Microsoft Claims Internet Explorer Makes 40 Percent of the Internet More Secure

IE11 is the first browser that reduces the use of vulnerable ciphersuites, it says

Internet Explorer 11 is Microsoft’s latest player in the browser market, with the new version now available on both Windows 8.1 and Windows 7.

Of course, Microsoft uses every single occasion to talk big about this browser, so it now says that IE11 manages to make 40 percent of the web a lot more secure.

While such a statement would make some people laugh, Redmond says that it’s all possible because IE11 is the first browser that doesn’t rely so much on old ciphersuites, such as RC4. In addition, it comes with TLS 1.2 by default, which is said to be one of the most secure standards available at this point.

“The changes in IE11 increase security while still ensuring compatibility with the Web, in spite of the current widespread use of the RC4 cipher suite. IE11 does not offer RC4-based cipher suites during the initial TLS/SSL handshake. In this way, most connections successfully use non-RC4 cipher suites,” Microsoft explained.

The company then goes on to explain that it analyzed no less than 5 million Internet settings to determine that 96 percent of them also support other chippers than RC4. That’s where IE11 comes into play.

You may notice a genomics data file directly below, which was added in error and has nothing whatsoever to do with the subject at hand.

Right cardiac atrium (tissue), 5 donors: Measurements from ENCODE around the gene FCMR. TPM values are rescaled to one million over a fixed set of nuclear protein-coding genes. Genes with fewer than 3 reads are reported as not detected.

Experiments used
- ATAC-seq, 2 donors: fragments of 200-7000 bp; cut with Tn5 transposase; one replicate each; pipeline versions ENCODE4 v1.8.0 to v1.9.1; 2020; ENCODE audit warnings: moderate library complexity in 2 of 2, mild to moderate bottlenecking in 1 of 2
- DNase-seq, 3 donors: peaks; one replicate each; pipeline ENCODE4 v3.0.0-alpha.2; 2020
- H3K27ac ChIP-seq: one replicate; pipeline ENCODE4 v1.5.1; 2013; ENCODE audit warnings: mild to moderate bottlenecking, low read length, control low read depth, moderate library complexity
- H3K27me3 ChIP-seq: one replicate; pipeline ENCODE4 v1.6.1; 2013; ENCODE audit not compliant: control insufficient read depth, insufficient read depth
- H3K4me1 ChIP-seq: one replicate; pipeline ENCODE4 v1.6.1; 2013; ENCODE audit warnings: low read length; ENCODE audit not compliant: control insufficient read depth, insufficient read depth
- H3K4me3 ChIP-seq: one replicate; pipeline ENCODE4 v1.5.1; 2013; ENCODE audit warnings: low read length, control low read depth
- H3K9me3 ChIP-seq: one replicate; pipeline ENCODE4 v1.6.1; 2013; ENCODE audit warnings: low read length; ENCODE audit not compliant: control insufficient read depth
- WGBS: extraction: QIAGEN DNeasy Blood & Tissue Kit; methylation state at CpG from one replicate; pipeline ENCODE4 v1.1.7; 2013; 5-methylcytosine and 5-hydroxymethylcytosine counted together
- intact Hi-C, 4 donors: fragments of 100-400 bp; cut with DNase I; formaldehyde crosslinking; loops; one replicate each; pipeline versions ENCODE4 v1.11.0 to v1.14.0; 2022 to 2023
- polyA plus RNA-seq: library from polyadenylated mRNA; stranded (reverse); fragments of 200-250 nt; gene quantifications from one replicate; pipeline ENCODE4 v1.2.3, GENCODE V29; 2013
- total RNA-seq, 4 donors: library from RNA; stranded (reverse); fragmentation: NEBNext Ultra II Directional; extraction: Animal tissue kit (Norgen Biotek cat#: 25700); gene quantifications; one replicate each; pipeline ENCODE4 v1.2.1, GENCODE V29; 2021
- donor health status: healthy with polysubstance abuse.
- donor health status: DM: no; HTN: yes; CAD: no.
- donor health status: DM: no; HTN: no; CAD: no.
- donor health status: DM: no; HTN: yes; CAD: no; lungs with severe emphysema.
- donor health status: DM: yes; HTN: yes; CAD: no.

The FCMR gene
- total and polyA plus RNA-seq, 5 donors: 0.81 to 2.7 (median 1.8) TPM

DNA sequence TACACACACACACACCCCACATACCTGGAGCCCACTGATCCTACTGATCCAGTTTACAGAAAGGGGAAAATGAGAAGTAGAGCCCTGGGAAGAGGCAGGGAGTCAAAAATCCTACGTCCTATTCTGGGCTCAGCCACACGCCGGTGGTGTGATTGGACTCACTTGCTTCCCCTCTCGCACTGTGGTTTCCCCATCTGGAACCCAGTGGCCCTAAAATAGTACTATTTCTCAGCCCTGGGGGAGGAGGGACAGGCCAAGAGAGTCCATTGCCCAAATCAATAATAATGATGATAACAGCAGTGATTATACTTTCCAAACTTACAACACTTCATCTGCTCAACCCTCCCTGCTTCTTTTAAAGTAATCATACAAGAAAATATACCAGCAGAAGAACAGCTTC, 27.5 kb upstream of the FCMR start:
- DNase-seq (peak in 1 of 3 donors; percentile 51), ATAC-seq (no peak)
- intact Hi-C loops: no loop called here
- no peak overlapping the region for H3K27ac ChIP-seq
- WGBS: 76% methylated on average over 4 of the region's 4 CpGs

“Notably, nearly 39% of these sites support non-RC4 even though they prefer RC4 – and for these, sites, IE11 substantially increases the security of the Web,” Microsoft explained.

“For the rare cases where the browser cannot negotiate a non-RC4 cipher suite with the server, IE11 falls back to negotiating TLS 1.0 or SSL 3.0 with RC4 to ensure that you can still reach the sites you need. Microsoft is actively working with many of these sites to enable support for non-RC4 cipher suites.”

Internet Explorer 11 is currently the default browser in Windows 8.1 and available as an optional download for Windows 7 users.

If you’re already running Windows 7, go ahead and download Internet Explorer 11 and check out our in-depth review of the recently-launched browser.

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